By Charles Lam
By R. Scott Moxley
By Taylor Hamby
By Matt Coker
By R. Scott Moxley
By Charles Lam
By LP Hastings
By Taylor Hamby
"To be honest," says musician Michael Miller, "it makes me a little nervous to talk about it." He's talking about Seal Beach, or, rather, talking about talkingabout Seal Beach, the little beach town he's lived in for the past 12 years but, like a lot of people, had completely overlooked before that. There's more than a little of Miller that would like to keep it that way.
"You know, it's kinda hard to get to off the 405," he says. "Not a lot of people who go by Main Street even know there's a beach right there, and that keeps it, maybe not a complete paradise, but it's nice and quiet and hasn't changed a lot." Miller came to Seal driven by circumstances of "tragic misery" (musician) and has never thought about leaving what he calls his "little Mayberry." Others feel the same way, whether it's the visitors who meander the Cape Cod-ish Main Street area packed with quick eats, fine dining and funky shops—seashells, kites, bikini inspector T-shirts—or residents who actually talk to their neighbors.
But the town is changing, a little. When we did this city-by-city format for our "Best Of" issue a few years ago, Seal Beach residents were proud to share how they'd picketed to keep a Starbucks out, how they'd remained free of the national franchise scourge that manages to wash out most cities into looking alike.
Today, there is still no Starbucks, but on the Pacific Coast Highway gateway to Main Street, there is a Coffee Bean and Tea Leaf, and next to it, Quizno's. Conversely, some of the best things about Seal Beach are gone, such as the Corner Drug, a mom-and-pop operation where a person could get an "It's Not a Beer Belly, It's a Fuel Tank for a Sex Machine" T-shirt, the value of which to a community cannot be overstated.
"It's still pretty close to the town I grew up in," says Robbie Prescott, manager of venerable board shop Harbour Surfboards, who spent his first 28 years in Seal. "It's still quaint, but it has matured. Some of these big outfits moving in are going to happen no matter what. But I can tell you that people here are still trying to keep the old town, the old town."
Best Bodyboard Shop Alternative Surf. One of only two OC surf shops that I know of completely dedicated to bodyboarding—the other is an Alternative Surf shop in Dana Point. The kind of place that not only features boards for experts, say, the $250 Mike Stewart MS 1, but also $50 beginner boards. And, of course, there are plenty of leashes, wet suits, DVDs, wax (mmmmmm), fins and all the other stuff that makes bodyboarding America's favorite pastime. 330-D Main St., Seal Beach, (562) 431-1010.
Best Indie Theater Bay Theater. One of the area's best and only independent theaters, playing some of the best new and classic films—and by classics, I mean everything from Mr. Smith Goes to Washington to Sid and Nancy to Abbott and Costello Meet Frankenstein (though how anybody at the Bay ever thought that Woody Allen's meandering Shadows and Fog qualified as a "classic" . . .). And unlike some independent art houses, the staff at the Bay doesn't seem to hate you. 340 Main St., Seal Beach, (562) 431-9988; www.baytheatre.com.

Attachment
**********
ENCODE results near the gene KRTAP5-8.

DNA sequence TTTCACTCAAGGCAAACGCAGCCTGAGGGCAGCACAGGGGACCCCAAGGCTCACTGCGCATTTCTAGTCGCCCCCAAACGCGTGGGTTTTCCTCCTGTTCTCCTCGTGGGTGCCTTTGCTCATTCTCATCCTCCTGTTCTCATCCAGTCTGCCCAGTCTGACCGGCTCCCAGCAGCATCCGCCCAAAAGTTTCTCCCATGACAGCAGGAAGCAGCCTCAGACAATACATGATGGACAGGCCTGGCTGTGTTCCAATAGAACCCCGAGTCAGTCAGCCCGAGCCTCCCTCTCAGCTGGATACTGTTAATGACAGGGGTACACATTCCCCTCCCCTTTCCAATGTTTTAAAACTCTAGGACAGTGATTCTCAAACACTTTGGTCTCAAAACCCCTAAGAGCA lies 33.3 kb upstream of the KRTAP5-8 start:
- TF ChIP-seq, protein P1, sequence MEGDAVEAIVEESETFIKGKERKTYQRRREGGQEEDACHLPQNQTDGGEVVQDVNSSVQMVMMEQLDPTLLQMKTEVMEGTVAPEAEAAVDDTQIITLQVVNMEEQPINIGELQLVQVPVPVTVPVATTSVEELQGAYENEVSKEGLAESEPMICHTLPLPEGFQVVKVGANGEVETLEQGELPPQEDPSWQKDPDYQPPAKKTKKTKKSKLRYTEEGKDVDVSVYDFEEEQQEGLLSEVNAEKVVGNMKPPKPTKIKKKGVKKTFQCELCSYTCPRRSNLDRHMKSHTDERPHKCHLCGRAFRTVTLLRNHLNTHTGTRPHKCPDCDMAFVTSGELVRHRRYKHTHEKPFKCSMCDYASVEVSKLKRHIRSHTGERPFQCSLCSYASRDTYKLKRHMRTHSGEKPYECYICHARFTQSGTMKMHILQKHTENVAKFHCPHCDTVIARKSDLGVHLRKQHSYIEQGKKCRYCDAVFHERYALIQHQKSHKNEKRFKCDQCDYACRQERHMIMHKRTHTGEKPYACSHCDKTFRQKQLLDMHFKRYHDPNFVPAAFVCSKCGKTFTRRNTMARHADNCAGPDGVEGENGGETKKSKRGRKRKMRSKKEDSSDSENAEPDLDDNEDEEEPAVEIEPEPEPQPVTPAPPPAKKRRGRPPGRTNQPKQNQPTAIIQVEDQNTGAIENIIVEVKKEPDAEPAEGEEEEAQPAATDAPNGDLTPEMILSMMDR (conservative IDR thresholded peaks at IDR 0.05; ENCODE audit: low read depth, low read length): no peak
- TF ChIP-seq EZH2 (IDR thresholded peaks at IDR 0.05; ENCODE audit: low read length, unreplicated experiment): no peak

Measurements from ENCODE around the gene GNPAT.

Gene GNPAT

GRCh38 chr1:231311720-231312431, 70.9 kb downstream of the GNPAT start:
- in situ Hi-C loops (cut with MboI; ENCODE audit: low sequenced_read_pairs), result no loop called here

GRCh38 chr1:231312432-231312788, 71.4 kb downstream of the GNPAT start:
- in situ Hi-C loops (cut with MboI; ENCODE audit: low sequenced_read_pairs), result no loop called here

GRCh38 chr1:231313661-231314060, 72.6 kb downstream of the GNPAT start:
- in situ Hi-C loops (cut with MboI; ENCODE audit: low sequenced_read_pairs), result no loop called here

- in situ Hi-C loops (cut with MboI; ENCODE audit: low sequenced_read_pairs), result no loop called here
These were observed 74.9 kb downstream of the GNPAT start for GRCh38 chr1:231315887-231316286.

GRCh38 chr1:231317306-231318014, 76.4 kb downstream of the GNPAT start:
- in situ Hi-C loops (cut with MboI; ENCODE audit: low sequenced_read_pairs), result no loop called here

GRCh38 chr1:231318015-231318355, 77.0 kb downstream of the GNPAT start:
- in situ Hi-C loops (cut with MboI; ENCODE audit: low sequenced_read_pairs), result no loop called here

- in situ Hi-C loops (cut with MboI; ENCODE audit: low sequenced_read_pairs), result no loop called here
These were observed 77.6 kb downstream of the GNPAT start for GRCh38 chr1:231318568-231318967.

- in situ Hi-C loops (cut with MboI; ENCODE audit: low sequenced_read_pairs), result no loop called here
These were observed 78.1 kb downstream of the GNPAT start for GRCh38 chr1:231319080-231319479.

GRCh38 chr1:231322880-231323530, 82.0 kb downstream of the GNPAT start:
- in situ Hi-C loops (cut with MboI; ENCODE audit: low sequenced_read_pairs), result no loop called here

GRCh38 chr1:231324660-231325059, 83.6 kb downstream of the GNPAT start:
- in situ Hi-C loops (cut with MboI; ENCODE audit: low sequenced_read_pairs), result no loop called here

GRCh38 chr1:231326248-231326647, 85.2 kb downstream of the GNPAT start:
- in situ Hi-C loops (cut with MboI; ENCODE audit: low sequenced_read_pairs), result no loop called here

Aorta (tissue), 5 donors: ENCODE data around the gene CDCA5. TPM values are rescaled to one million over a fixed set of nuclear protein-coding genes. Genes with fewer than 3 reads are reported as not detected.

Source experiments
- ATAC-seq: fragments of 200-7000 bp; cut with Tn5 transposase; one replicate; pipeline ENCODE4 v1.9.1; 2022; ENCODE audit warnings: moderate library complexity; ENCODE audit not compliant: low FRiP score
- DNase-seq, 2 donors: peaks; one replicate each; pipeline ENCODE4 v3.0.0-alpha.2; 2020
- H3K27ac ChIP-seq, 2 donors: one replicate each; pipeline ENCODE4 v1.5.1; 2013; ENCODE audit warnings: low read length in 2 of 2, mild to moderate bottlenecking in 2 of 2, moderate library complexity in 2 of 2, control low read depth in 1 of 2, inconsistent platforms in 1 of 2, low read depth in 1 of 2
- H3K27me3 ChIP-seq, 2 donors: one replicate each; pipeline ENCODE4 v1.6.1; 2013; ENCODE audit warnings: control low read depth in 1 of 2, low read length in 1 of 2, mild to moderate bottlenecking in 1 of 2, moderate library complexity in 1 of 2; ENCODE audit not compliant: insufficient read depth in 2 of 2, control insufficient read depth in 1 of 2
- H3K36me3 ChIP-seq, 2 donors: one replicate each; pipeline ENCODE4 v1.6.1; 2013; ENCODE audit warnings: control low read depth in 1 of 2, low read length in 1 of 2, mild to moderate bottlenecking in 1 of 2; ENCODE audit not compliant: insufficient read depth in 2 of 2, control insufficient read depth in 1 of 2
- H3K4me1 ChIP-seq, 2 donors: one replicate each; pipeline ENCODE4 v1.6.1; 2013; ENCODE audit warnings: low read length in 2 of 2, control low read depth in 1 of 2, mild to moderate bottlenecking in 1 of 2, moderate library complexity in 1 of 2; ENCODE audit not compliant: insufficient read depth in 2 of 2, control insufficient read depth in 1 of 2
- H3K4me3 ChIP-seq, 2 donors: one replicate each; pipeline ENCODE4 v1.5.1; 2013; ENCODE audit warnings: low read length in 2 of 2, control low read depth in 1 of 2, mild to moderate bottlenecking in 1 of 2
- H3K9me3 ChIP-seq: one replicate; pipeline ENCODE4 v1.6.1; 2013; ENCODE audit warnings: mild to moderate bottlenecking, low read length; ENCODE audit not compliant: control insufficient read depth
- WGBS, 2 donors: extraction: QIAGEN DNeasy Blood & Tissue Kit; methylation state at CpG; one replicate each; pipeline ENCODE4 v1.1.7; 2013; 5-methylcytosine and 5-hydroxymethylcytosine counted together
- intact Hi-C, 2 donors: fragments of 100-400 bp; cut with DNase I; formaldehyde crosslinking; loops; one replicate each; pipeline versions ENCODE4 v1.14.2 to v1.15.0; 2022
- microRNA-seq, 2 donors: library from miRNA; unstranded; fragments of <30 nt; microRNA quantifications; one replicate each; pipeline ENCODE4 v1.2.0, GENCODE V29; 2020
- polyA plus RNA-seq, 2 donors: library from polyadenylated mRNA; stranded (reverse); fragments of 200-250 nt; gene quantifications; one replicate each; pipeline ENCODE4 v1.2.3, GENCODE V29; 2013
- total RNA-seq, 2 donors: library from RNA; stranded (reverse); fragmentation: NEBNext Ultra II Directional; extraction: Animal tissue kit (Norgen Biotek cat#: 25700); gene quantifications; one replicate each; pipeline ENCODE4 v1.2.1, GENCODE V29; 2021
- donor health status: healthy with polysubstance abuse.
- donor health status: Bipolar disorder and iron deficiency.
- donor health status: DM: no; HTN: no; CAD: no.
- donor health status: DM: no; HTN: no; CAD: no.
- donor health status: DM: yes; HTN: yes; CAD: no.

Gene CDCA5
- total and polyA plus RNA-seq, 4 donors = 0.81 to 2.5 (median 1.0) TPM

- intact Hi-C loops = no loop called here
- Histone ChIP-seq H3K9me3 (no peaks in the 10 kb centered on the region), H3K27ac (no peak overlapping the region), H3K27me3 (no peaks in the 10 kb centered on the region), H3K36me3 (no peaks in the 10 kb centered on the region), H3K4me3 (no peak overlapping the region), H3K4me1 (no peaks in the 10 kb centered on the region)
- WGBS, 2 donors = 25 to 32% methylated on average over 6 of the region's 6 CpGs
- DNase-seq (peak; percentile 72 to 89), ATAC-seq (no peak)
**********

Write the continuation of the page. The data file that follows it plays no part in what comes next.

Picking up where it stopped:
Best Beach Locals prefer to stay well north of the pier, where what passes for crowds gather because that's where the parking is. Still, it's rare you'll find the day that Seal looks like Huntington Beach. Its relative isolation, limited parking and traditionally small surf keep the beach population down. "Part of my daily routine is to walk along the beach at the water, especially at sunset," Miller says. "Boring as it sounds, it's my biggest fun and you can do it because there are really no crowds, not even during the summertime." Seal Beach's small surf—"If it's big everywhere else, it'll be nice here," Prescott says—has made it a haven for longboarders and beginners. It wasn't that long ago that one could witness altercations between longboarders and windsurfers who shot out of the San Gabriel River that borders Seal on the north. The competing groups had such a hard time sharing the same waves that a special town meeting was called to mediate the conflict. Eventually, things worked out. Not because of cool heads but, Prescott says, because "most of the windsurfers got into kitesurfing, and kitesurfers go out farther."
Best Nursery Brita's Old Town Garden. The 10,000-square-foot outdoor space at the east end of Main is a haven for locals to walk and a destination for gardeners looking for unusual perennials, herbs or garden ornaments. A great place to not only find plants but ornaments, gear and, last time I checked, the Turkish Fir Christmas tree—silver on the inside, green and full-bodied, and easy on those allergic to trees. Order early; they usually sell out. 225 Main St., Ste. A, Seal Beach, (562) 430-5019.
Best Surfboard Shop Harbour Surfboards. Story goes that young Rich Harbour, son of Seal Beach's chief of police, no less, had his surfboard stolen off his porch one day. Distraught, he decided to make his own, crafting one from redwood with a hand plane and sandpaper. The result impressed so many people that soon Rich was inundated with requests. By 1962, Harbour opened up the shop that has been at its present location for 43 years, making it the longest continuously operating surf and shaping shop in the county. As opposed to a lot of surf shops where boards serve as a backdrop for what is actually a clothing shop, Harbour's emphasis has remained on the boards—it has produced more than 23,000. Boards are fitted to bodies, skill level and, sometimes, artistic tastes, as Harbour's vintage designs have become popular wall art. 329 Main St., Seal Beach, (562) 430-5614.